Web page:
Biman Bangladesh Airlines, the national carrier of Bangladesh, has recently signed a deal with European plane manufacturer Airbus, raising questions about its ability to compete in the global aviation market. With a majority of its current fleet consisting of planes from US-based Boeing, the decision to diversify with Airbus aircraft has caught the attention of industry observers.
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While the move presents opportunities for Biman to expand its cargo services and address the shortage of aircraft, concerns have been raised about the potential impact on maintenance costs and overall fleet management.
The Boeing factor and Airbus’ entry
Boeing has long been a dominant player in Biman’s fleet, with 18 out of its 21 passenger planes originating from the American manufacturer. Therefore, Airbus securing a deal with Biman represents a significant milestone and a cause for concern for Boeing. Despite the presence of Boeing in Bangladesh, Biman’s board made a strategic decision to explore Airbus’ proposal for two wide-bodied A350 freighters. This multi-million-dollar deal holds immense significance for both aviation giants, considering the substantial investments involved.
New features of Airbus: Enhancing Biman’s competitive edge
The Airbus A350, which Biman has chosen to incorporate into its fleet, offers several new features that can potentially enhance the national carrier’s competitiveness in the global aviation market. The A350 is known for its advanced technology, fuel efficiency, and passenger comfort, making it an attractive choice for airlines worldwide. With its cutting-edge design and aerodynamic efficiency, the A350 reduces fuel consumption and carbon emissions, aligning with Biman’s commitment to sustainability and environmental responsibility. One notable feature of the A350 is its spacious cabin, providing a more comfortable experience for passengers during long-haul flights. The aircraft’s larger windows offer panoramic views and improved natural lighting, enhancing the overall travel experience. Additionally, the A350’s advanced air filtration system ensures superior air quality, an essential consideration amid the ongoing COVID-19 pandemic.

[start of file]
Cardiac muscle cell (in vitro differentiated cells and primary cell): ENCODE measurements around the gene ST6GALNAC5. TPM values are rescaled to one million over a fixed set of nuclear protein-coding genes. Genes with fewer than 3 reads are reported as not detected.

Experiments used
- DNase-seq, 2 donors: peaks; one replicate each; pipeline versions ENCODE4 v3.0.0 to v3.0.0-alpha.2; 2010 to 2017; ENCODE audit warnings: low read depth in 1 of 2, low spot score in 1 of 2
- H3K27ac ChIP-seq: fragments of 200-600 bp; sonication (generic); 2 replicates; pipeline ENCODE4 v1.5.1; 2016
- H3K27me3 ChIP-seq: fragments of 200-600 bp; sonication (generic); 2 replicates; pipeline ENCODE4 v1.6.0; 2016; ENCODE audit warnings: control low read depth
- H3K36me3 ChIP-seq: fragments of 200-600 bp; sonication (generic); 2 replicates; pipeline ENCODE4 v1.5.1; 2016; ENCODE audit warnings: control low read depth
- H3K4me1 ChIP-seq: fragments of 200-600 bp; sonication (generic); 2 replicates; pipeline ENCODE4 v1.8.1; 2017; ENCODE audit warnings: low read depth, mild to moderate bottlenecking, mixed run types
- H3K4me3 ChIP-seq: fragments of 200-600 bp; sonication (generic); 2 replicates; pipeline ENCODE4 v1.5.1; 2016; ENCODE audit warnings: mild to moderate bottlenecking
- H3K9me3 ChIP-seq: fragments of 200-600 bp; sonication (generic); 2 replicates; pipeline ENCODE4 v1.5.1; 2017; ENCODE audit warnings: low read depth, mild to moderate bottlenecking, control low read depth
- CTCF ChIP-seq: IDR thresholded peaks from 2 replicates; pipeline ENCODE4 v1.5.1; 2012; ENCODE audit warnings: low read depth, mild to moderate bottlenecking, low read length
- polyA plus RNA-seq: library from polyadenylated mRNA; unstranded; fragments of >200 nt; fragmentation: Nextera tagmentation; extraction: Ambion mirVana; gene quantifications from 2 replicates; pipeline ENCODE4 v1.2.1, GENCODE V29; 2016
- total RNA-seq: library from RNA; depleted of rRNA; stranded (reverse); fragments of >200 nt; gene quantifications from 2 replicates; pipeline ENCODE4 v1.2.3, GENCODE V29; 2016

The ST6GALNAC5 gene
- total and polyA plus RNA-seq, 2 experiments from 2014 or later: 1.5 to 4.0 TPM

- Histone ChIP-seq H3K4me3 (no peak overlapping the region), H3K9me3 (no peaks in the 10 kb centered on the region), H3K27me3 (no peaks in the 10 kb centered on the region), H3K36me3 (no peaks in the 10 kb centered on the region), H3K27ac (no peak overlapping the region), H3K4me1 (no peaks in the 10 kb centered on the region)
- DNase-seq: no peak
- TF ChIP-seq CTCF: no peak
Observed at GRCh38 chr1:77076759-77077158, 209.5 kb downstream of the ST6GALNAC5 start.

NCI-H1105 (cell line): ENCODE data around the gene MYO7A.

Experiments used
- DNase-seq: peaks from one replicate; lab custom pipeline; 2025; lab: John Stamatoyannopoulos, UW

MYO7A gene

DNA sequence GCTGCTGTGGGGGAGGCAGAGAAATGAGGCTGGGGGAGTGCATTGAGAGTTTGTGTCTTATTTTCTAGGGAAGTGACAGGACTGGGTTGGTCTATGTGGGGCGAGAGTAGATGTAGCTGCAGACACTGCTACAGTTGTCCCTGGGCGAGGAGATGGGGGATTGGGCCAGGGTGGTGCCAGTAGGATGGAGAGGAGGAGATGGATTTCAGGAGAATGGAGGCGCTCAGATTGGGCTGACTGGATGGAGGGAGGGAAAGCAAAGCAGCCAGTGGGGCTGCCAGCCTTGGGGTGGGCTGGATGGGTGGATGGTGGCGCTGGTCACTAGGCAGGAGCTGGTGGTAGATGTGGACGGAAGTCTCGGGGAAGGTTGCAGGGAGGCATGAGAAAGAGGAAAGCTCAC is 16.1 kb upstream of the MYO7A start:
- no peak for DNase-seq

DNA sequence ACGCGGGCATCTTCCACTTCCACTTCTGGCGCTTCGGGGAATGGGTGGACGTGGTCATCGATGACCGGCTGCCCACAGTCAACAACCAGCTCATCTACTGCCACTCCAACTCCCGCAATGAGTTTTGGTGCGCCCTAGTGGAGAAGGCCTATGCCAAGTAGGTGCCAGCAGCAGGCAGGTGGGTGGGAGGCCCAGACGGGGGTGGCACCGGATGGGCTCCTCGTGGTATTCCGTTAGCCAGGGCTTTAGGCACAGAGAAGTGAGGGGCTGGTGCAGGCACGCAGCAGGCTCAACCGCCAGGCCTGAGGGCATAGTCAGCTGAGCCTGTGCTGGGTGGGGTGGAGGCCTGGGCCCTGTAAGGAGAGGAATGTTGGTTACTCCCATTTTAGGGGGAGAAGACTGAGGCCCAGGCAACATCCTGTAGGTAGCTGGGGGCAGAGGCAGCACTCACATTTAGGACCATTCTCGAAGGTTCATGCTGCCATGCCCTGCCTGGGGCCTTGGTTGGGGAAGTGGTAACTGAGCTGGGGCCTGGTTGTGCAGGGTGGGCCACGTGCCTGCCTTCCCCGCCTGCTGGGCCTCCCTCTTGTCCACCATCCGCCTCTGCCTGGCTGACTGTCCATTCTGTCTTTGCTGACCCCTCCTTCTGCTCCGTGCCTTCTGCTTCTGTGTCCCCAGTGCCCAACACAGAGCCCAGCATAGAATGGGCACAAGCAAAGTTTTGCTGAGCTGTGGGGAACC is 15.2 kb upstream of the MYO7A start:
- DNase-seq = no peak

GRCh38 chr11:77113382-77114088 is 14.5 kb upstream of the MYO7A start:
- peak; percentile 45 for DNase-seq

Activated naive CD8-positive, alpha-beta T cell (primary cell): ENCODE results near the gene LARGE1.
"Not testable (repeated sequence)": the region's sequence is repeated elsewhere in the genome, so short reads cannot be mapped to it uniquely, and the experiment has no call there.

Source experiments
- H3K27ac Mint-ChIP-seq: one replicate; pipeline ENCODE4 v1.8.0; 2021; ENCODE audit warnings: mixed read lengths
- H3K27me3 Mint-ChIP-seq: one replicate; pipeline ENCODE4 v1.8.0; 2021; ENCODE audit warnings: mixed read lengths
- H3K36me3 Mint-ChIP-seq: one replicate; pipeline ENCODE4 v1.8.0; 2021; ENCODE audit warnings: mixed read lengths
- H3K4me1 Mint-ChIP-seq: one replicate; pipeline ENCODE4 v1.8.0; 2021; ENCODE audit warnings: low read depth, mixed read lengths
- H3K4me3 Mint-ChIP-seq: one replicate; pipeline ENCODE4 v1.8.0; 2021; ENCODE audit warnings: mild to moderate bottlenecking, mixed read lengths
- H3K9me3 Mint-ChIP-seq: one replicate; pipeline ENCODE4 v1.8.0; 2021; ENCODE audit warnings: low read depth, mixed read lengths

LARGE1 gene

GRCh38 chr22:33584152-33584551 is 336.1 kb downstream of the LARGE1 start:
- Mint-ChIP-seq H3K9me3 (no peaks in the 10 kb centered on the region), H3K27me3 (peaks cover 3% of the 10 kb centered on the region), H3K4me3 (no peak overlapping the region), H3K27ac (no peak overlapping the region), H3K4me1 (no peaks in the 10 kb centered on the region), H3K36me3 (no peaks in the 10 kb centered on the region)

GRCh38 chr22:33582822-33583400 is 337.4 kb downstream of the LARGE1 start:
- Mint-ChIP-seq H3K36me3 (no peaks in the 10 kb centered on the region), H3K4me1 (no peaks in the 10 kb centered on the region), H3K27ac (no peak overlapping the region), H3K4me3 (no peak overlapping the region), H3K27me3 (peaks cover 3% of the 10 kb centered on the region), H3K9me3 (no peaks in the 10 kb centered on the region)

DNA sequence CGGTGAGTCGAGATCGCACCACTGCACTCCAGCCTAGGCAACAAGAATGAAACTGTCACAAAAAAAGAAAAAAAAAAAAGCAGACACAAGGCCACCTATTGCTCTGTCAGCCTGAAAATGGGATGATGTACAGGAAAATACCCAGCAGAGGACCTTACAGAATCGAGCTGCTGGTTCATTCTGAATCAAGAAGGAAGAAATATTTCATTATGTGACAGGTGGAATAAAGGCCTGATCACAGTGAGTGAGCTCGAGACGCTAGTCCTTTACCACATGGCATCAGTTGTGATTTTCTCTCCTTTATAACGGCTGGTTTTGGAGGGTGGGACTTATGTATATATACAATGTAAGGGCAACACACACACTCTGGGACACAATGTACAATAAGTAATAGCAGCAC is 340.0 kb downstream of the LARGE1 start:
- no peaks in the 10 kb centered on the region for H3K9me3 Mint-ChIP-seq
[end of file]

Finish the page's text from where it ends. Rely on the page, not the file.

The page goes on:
Furthermore, the A350’s range and cargo capacity make it an ideal choice for Biman to expand its cargo services. The freighter variant of the A350 allows for the transportation of larger volumes of goods, catering to the growing demand in the global air cargo market. By utilizing these new capabilities, Biman can establish itself as a formidable player in the freight industry, diversifying its revenue streams and boosting its competitiveness in global aviation.
Boeing’s response and Biman’s considerations
Following the announcement of the aviation cooperation deal with Airbus, David Schulte, Boeing’s managing director for Asia Pacific and India, expressed concerns about the potential drawbacks of operating a mixed fleet. Schulte highlighted the potential increase in maintenance costs and the complexities associated with managing planes from different manufacturers. However, Biman’s former managing director, Md Abdul Momen, argues that the national carrier must have conducted a comprehensive cost-benefit analysis before proceeding with the Airbus deal. He emphasizes that Biman’s decision is driven by commercial viability and the anticipated benefits of incorporating Airbus aircraft into its fleet.